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Hand sanitizers: Safe alternative to hand washing or deadly risk?

It may feel like COVID-19 is turning our lives upside down, sideways and backward over the last few months. For some, it has made daily life downright scary. And now, when soaps, disinfectants, and cleaning products are still hard to find on store shelves, consumers need to be extra cautious of which hand sanitizers they use.

The FDA recently warned consumers to avoid certain brands of hand sanitizer for fear they are contaminated with methanol. Methanol, or wood alcohol, is a chemical that can be toxic when absorbed through the skin or ingested. CBS News reported that the agency is “aware of cases of adults and children who have ingested hand sanitizer made with methanol, which has led to blindness, hospitalizations and death.”

It’s a scary thought. But is a product safety issue like this surprising? Not exactly.

Don’t misunderstand. These findings are devastating. And the companies involved represent only a minuscule number of the organizations working hard to provide SAFE and EFFECTIVE products to consumers. But when you have a perfect storm of business and operational challenges – stressed internal resources, new companies jumping in to help meet demand, disrupted supply chains, and limited regulatory oversight– quality and safety mistakes are more likely to occur.

This case puts yet another spotlight on risks facing pharmaceutical and medical device companies during the COVID-19 pandemic. Here are three of the most important lessons we think you should learn from this recent product safety issue:

  1. When it comes to supply-chain management and risk-management, it’s time to go above and beyond. Proactively identify vulnerabilities and assess potential risks. Evaluate when and how a slip in quality or potential contamination could occur. Ask yourself: Do you have a new supplier? Have they changed their formulation? What else does that supplier produce? Then, when that risk assessment is complete, implement additional measures to prevent them. You may want to conduct extra sampling and testing – both in terms of when you test the product and what you test for. For example, companies in the hand sanitizer business should now be testing alcohol supplies for methanol or other similar contaminants.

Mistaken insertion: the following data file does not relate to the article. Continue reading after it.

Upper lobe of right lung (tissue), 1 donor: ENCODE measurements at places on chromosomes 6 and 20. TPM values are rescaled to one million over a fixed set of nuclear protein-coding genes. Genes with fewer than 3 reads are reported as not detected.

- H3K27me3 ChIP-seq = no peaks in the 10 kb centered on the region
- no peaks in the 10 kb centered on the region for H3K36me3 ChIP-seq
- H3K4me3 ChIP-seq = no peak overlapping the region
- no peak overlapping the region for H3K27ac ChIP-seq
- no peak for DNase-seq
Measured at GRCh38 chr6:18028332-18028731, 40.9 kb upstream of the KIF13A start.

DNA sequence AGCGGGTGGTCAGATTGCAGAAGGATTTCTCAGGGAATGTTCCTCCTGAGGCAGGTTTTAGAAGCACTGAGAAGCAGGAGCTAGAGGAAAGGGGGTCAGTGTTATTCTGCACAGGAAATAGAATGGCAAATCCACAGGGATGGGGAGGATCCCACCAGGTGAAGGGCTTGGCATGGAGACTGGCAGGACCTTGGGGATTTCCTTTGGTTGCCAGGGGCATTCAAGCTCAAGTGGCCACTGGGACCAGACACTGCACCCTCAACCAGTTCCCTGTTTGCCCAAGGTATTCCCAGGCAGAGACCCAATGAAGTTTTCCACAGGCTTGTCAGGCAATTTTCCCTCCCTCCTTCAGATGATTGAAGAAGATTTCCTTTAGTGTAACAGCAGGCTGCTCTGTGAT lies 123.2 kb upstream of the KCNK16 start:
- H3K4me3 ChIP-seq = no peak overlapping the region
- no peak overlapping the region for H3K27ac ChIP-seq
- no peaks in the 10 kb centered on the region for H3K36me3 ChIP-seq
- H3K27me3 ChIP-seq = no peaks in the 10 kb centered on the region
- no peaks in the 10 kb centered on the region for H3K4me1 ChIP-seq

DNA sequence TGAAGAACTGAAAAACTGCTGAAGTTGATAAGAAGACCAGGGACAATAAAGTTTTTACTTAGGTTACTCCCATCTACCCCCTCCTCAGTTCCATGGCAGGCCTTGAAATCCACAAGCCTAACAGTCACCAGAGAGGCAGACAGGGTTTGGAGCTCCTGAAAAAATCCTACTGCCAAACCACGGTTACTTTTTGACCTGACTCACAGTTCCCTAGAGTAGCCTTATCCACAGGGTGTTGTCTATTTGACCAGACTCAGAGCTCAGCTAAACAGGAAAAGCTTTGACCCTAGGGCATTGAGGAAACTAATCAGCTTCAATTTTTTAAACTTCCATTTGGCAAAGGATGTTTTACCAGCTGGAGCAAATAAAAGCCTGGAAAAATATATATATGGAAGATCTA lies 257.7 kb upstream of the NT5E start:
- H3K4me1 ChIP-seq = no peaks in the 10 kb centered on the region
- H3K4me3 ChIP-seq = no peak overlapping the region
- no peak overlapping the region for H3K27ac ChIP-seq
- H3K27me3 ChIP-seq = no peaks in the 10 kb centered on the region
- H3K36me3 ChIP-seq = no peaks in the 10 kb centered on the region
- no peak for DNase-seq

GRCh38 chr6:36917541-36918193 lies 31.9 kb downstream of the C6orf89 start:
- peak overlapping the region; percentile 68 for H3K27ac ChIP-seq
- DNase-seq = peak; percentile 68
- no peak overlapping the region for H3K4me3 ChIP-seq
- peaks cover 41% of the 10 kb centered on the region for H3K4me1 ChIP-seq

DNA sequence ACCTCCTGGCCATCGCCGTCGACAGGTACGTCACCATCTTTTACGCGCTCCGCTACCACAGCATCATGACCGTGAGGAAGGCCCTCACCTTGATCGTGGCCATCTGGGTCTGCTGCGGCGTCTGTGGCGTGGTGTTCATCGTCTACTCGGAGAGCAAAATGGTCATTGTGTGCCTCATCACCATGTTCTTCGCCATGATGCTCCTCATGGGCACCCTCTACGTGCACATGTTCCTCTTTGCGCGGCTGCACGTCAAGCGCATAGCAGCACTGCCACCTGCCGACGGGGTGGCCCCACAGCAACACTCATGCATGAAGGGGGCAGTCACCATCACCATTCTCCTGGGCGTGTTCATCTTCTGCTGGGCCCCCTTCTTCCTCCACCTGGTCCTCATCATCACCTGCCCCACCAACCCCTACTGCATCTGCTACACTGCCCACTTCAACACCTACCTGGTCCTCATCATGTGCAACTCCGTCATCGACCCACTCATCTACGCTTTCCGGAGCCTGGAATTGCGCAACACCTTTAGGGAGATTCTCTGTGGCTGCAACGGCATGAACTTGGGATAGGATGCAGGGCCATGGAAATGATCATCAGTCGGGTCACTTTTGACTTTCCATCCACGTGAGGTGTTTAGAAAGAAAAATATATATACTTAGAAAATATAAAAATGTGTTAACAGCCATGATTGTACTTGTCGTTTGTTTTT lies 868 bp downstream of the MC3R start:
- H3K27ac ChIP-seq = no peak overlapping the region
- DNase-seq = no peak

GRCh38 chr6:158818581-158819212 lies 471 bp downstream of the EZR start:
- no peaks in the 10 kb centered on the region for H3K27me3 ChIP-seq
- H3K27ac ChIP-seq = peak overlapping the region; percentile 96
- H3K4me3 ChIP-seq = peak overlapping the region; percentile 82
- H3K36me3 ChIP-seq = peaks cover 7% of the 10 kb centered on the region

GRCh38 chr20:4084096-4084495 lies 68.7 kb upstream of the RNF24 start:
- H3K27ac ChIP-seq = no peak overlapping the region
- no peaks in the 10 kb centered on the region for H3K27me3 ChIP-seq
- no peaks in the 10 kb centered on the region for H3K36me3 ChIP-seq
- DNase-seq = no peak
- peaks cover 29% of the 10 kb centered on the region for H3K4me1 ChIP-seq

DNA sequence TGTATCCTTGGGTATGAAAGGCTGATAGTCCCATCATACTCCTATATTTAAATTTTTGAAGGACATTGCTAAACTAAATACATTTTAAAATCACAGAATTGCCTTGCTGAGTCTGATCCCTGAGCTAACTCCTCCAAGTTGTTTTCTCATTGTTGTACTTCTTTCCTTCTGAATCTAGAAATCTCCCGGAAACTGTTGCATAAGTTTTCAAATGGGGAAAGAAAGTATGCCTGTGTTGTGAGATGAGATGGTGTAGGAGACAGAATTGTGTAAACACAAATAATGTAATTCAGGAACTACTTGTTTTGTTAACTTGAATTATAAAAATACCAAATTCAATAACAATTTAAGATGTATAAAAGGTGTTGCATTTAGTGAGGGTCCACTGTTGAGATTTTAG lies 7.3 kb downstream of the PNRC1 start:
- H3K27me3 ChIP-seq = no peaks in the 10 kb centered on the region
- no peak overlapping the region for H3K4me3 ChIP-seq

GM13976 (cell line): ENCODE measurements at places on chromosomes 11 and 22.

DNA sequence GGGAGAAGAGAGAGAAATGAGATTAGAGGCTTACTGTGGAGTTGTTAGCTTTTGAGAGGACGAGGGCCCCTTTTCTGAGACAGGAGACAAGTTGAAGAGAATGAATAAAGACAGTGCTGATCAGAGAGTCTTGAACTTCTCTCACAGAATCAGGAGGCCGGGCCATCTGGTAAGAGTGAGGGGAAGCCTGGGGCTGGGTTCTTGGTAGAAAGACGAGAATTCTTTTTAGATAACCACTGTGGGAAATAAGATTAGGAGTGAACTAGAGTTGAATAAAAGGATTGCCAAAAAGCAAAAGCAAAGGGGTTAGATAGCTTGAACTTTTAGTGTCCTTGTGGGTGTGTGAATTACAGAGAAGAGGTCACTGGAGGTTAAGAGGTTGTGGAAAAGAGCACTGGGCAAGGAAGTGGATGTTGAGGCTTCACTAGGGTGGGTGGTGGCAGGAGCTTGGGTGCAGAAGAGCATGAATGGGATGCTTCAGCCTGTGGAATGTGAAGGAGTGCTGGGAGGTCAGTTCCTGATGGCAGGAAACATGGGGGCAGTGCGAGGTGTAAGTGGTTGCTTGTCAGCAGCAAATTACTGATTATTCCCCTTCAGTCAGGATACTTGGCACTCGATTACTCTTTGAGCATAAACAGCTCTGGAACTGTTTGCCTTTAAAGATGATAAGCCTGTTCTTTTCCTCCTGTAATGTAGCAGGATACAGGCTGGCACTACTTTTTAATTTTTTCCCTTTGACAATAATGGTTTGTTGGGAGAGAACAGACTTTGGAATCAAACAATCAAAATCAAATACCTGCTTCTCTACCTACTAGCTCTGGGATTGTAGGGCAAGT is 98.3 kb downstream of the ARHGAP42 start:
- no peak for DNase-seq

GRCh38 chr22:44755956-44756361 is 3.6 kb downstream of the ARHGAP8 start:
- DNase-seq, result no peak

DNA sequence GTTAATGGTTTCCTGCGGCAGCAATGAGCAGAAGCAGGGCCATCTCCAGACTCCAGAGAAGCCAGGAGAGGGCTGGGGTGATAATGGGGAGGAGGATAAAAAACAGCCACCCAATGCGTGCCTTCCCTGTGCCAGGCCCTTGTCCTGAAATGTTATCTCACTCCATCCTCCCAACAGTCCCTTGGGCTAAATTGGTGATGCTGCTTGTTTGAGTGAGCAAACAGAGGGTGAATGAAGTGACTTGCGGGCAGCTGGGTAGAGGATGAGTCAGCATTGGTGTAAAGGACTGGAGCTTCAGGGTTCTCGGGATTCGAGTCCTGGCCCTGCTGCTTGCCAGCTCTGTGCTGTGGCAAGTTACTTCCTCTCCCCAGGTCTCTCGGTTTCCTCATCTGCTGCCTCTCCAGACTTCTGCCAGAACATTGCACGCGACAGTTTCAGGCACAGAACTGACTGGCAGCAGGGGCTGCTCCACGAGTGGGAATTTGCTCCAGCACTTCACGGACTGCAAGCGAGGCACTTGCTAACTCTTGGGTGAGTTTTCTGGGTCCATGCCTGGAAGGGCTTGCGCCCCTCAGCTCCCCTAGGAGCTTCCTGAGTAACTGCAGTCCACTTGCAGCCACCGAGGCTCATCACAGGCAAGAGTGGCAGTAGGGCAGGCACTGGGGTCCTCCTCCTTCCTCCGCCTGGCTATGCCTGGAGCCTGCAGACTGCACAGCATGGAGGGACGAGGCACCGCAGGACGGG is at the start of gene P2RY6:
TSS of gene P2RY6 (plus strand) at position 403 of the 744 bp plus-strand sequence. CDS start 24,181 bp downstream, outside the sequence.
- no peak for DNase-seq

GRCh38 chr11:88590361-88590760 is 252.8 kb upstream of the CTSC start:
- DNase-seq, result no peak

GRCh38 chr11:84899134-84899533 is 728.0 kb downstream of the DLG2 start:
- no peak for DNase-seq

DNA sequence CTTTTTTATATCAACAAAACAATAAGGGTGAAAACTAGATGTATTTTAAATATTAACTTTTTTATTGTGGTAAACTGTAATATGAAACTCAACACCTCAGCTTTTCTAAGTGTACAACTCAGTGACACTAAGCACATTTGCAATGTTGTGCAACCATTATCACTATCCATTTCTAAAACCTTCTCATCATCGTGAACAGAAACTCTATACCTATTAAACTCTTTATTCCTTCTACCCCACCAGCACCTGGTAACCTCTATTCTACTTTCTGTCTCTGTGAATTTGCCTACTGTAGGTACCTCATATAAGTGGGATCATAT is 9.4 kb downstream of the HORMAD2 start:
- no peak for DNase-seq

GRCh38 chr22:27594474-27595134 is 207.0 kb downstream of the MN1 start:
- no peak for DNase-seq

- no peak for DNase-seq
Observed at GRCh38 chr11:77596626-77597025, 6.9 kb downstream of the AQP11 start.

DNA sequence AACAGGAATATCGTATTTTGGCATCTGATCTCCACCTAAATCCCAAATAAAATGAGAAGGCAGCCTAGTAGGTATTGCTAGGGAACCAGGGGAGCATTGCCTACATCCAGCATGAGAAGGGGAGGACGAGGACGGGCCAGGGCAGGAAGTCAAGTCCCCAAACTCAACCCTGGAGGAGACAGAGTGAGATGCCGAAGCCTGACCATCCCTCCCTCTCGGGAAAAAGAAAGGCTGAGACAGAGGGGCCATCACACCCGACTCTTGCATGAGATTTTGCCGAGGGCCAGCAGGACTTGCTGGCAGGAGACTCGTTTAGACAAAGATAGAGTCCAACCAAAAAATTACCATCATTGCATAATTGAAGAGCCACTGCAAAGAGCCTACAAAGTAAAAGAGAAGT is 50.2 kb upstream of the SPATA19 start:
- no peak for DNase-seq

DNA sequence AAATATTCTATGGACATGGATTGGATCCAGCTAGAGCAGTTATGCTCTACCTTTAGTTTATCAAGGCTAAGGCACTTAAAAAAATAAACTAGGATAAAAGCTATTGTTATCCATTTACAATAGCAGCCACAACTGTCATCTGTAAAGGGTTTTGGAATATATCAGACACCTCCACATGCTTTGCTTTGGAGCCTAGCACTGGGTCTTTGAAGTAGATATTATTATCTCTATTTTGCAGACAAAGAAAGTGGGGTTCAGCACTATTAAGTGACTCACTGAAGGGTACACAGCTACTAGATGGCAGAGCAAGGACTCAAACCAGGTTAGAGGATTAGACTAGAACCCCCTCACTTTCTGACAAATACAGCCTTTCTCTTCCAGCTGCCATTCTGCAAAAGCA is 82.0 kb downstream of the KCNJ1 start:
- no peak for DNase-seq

2. Hand sanitizer companies should be prepared to “over-communicate” about the safety of their products. If this methanol contamination expands further in the coming weeks, expect consumer concern to escalate to fear as the entire product category comes into question. If you’re ever asked about how you ensured the quality of your products, what will your story be? You should be thinking now about what your answer would be.
  3. For the companies already impacted by methanol contamination concerns, be prepared to take tangible, visible steps to protect consumers. That goes for manufacturers and retailers. Go the extra mile when it comes to recall management. Use every channel available to reach consumers directly and get the products off shelves. If you’re not currently impacted, make sure you are still learning from this product safety matter. After all, finding new contaminants – whether methanol in hand sanitizers or NDMA in metformin and ranitidine – isn’t unusual in today’s world.

There’s going to be something for everyone to learn in this evolving case study. The question is whether you take the opportunity to learn from it now or wait until the lesson is much more expensive.

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